And yet another reason for the doomsaying is that the mainstream left hand part of agencies have not known what the digital right hands were doing. In fact, they're often not only separate operations, but also completely separate divisions with separate headquarters, different management chains, and so on. This had been my experience with Ogilvy's main shop and its digital arm, OgilvyOne.

But this exec, who asked to remain unnamed, claimed that his company's mainstream and digital arms are working hand-in-hand, bringing digital management principles to advertising, and accounting for performance. In other words, instead of claiming "mindshare" or even GRP (gross ratings points — percentage of a target audience you reach times frequency with which your message gets to them), they're looking at clickthroughs and other very measurable actions. They're also, he said, synching up the digital and mainstream media campaigns in ways that weren't really done as little as 18 months ago.

The 70-person San Francisco office was set up late last year largely to handle the Yahoo Internet account, which turned over work to Ogilvy that had been handled by a smaller internal operation. So, Yahoo apparently went from believing it could to it all to turning the work over to ad specialists. And an Internet company, that itself is all about disintermediation, has gone for the intermediaries.

Of course, this may work only on the kinds of scale that a Yahoo provides. But I find it interesting that there is, on the face of it, at least one case in which an ad agency can make a case for its survival. And, as a final note, I see that what used to be two Websites, representing Ogilvy and OgilvyOne, is now one and the separate OgilvyOne site has been reitred.

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October 7, 2005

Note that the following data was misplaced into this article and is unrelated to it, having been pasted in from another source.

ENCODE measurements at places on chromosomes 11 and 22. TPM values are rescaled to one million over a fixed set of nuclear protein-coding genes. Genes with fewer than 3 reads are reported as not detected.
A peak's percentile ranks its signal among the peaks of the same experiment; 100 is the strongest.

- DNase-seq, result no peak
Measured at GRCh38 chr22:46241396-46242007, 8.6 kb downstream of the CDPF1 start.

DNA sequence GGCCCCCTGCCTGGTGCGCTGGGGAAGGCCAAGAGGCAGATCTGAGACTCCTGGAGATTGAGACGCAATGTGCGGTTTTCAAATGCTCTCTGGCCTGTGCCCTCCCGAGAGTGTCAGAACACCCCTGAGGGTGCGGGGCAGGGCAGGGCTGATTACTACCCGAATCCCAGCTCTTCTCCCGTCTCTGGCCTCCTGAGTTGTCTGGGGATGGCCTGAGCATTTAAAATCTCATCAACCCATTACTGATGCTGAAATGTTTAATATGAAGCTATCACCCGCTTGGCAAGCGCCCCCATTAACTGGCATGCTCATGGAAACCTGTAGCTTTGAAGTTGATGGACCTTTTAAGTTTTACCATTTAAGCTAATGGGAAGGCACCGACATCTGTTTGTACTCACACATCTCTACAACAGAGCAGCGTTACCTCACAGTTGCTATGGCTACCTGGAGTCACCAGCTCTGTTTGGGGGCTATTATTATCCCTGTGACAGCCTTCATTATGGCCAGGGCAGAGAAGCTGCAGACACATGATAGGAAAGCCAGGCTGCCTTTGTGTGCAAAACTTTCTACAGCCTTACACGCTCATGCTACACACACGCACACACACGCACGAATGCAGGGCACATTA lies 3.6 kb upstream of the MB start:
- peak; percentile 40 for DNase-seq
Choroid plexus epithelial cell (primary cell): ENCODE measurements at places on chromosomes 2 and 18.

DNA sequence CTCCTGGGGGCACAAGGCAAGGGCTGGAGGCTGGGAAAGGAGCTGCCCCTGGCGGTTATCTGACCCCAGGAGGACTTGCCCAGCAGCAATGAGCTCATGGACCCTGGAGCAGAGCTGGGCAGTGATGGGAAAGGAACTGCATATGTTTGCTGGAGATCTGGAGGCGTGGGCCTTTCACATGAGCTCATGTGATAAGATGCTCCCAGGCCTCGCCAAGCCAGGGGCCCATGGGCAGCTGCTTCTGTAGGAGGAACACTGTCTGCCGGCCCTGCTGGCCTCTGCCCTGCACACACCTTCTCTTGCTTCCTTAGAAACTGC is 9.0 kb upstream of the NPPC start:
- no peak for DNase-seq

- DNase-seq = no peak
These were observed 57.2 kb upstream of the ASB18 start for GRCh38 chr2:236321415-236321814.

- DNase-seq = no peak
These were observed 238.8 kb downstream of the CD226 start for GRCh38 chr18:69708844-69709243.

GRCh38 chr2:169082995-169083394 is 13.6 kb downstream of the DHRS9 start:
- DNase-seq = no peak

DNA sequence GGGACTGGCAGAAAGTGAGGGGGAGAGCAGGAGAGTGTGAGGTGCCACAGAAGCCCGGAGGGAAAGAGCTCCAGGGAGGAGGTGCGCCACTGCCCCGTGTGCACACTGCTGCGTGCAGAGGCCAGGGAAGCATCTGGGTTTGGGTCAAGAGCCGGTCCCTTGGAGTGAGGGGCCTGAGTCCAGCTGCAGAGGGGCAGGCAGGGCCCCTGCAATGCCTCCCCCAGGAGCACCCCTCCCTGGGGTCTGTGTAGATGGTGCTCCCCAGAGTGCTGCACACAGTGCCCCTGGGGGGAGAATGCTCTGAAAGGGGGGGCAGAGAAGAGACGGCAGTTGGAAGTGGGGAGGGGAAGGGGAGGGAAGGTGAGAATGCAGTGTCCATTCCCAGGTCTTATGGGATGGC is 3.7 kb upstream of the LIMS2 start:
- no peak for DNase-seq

Delaware Supremes extend First Amendment Protection to online comments

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Posted by Bob Cauthorn

The Delaware Supreme Court yesterday delivered what one hopes is a watershed decision when it definitively extended First Amendment protections to an anonymous blog poster who attacked an elected town councilman in Smyrna, Del.

More importantly, the court set the bar high because the unknown posters' comments were filled with obscenities and innuendo about the councilman, Patrick Cahill. That's the bright line for significant First Amendment rulings -- when you see judges protecting loathesome speech, you know they're serious.

A PDF of the rulling may be found here. Download it. Frame it. Savor it.

Considering the drift in our nation lately, one gets the feeling that certain people -- and pretty much everyone in the Bush administration -- have forgotten that America is about inconvenient freedoms.

Convenient freedoms are easy. They cost nothing and they withstand no assault. Standing up for the inconvenient freedoms in the most difficult times is what defines you as a patriot.

Every member of the Delaware Supreme Court deserves a kiss on the cheek today for reminding us that this is America, afterall.

A lower court had held that poster's ISP, Comcast, should be compelled to release the name of the person who submitted the offensive remarks to the blog.

An interesting twist is that the protection was extended to mere comments in the blog. Even more intriguing, the remarks sent to the Smyrna-Clayton Public Issues blog run a newspaper company: the Delaware State News. The poster, "John Doe 1," was represented by the ACLU, of course.

Finally, in one of those moments that makes you happy that the world exists in all its raw peculiarity, Delaware Online alleges that pretty much everyone in Smyrna believes that the anonymous poster was none other than the mayor himself.

Oh, let this marvelous irony trickle down your cheeks like sweet peach juice on a summer day while you smile stupidly at the sheer joy of being alive. Yes, yes, yes: it might have been a public official himself who created the curse-filled rant that led to the lawsuit that clearly establishes the precedent that other public officials may be subjected to further (heartfelt) curse-filled rants from constituents. Forevermore!

That, dear friends, is why we should wave our flags high today. When we protect this kind of speech, all the rest is a trifle.

Additional background can be found in these remarks from a lawyer about the lower court's decision to compel Comcast to reveal the name of the anonymous poster. It was that decision that the Delaware Supremes reversed yesterday.